My last church was baptist. As I've stated before I was trying to get away from "emotional" Christianity. This church had what I liked to call a "sweet spirit" about it. You could still feel "the sweet presence of god" during praise and worship but it was very subdued and gentle and just left you with a glowing feeling of peace and love (if it did anything). They were only marginally aware of how to manipulate people with music. By the time I left, the new music minister had replaced that sweet time of "worship" with a weekly beating on how we weren't worshiping up to his standard. I think he would have been happier at a pentecostal church. :)

 

I think the church was more open to charismatic ways of worship but nothing out of the ordinary ever happened. We would have never stopped the service to have an altar call or anything of that nature. One major difference I saw in the churches is that almost no one went up for prayer in the baptist church (although they did place "prayer partners" at the front at the end of the sermon). When "prayer partners" were placed at the front in the pentecostal churches, lots of people came down for prayer. I wonder if it was just the different expectations that caused people to come forward?? If you are more likely to believe that something supernatural is going to happen if you go down for prayer (prophetic words, laying on of hands, being slain in the spirit, an emotional release) you must be more likely to come forward. If they are just going to pray for you and nothing is going to happen, I guess it's just as easy to wait and pray at home. I know I never went down for prayer at the baptist church but went many times at the pentecostal. Hmmmm.

 

freedom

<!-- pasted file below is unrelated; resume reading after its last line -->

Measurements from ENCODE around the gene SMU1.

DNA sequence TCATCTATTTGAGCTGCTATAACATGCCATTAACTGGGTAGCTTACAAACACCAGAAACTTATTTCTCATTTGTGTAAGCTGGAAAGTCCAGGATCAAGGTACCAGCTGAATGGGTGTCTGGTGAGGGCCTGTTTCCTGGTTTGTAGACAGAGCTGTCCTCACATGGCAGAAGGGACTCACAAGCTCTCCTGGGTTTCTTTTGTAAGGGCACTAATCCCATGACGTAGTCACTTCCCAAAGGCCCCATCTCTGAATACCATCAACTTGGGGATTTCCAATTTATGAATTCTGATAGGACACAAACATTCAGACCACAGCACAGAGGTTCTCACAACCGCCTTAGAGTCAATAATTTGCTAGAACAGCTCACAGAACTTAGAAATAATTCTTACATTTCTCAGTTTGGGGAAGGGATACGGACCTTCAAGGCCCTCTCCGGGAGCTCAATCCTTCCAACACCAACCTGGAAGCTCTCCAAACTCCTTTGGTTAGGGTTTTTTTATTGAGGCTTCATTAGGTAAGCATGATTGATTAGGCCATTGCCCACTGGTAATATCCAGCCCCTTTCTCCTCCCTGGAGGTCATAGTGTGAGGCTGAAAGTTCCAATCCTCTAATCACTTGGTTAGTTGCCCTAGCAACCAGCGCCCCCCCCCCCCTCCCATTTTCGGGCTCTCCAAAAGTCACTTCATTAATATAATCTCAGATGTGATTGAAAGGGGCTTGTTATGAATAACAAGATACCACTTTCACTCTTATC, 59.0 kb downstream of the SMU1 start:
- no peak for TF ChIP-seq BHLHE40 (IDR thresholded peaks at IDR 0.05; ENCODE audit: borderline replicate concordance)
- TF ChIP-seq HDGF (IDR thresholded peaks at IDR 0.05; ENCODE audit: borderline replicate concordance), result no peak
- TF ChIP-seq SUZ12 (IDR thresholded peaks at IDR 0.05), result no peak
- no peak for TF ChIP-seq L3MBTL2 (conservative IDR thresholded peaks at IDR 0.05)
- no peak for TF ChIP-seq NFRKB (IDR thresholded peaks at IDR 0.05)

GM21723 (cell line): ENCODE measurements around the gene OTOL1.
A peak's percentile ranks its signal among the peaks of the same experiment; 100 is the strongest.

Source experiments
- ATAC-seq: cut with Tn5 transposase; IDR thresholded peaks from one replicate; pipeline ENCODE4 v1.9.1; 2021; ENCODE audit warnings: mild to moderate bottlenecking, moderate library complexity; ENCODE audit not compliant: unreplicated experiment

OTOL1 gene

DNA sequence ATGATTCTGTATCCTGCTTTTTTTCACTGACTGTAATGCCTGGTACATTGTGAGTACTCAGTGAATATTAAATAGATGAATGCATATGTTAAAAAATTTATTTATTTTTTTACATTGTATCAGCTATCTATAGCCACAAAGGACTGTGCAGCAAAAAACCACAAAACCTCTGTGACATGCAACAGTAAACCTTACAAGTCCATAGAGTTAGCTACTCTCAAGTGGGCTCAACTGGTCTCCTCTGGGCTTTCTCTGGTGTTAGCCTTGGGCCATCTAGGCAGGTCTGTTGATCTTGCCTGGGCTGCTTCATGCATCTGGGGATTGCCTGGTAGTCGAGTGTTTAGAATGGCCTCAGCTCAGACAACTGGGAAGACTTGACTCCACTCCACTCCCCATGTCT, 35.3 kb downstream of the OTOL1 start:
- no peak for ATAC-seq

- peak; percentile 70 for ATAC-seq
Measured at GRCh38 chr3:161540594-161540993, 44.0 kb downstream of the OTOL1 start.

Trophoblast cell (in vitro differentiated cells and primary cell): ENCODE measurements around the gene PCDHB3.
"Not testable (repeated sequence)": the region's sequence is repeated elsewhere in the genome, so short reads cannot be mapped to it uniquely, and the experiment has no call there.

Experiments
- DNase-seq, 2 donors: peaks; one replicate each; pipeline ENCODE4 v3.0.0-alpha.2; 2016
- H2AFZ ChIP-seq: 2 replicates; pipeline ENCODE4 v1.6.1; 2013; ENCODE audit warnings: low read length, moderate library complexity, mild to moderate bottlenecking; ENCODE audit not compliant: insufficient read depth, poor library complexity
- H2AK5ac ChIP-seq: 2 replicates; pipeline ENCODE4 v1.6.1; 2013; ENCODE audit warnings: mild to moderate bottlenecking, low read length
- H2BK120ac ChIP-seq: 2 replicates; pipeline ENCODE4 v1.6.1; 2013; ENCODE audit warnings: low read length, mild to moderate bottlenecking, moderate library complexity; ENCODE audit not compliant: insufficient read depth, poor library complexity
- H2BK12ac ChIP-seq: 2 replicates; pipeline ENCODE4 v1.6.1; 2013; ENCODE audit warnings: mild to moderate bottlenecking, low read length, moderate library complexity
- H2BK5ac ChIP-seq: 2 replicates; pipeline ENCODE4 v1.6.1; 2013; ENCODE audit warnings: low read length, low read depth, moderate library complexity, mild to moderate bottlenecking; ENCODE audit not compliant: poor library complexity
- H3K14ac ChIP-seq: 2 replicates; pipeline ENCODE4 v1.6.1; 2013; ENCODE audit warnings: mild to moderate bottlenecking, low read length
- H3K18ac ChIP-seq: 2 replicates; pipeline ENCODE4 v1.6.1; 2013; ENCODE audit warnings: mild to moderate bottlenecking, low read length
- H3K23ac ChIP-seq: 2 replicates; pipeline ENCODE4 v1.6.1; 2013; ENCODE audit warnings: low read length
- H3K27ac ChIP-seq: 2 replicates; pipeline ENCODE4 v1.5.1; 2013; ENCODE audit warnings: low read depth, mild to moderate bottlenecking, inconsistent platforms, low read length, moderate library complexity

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I forgot about my whole dalliance with the prophetic movement. This is where everyone thinks they are a prophet and that the church is going to be fixed by everyone learning how to prophesy. Prophets come to the church and everyone clamors for a "word" and boy did I ever get some "words". I had a friend get multiple repeated "words" that she was going to get married. She's an older woman, not married, so it's easy to see why multiple people would prophesy that marriage is forthcoming for her. Dreams, words, numbers, revelation, prophets.... it all sounds good and feels good but the reality of it was whackadoodle. It's like fortune telling only biblically sanctioned. "Tell me how God is going to fix everything for me and how I don't have to do anything to make that happen!" They were also big into the arts, spirit led jam sessions, spirit led poetry and singing and even dancing. It was all very tribal feeling. We had one service where everyone was doing this dance move to cut off demonic power with our arms. I don't know how to adequately describe it but it looked like a tribal war dance and we were using our arms to cut through the air. I didn't do it (and I was only one of two people in the room who didn't) but I was also open to it being "of the spirit". These were a lot of people who had come out of oppressive religious regimes, were too crazy for the "normal" pentecostal churches, were your dreamers and deluded people. It was just so bizare and out there. I really thought it was "God" for awhile. Until I started looking at it critically and even looked into the "birth" of the movement, which was fraught with chaos, lying, stealing etc. When I met up with some local people who were a part of hte prophetic movement, I knew it was not for me. Lots of attention on the spirit realm and demons over our area that they personified as wolves and octopi. A whole lotta crazy and a whole lot of emotion but no substance.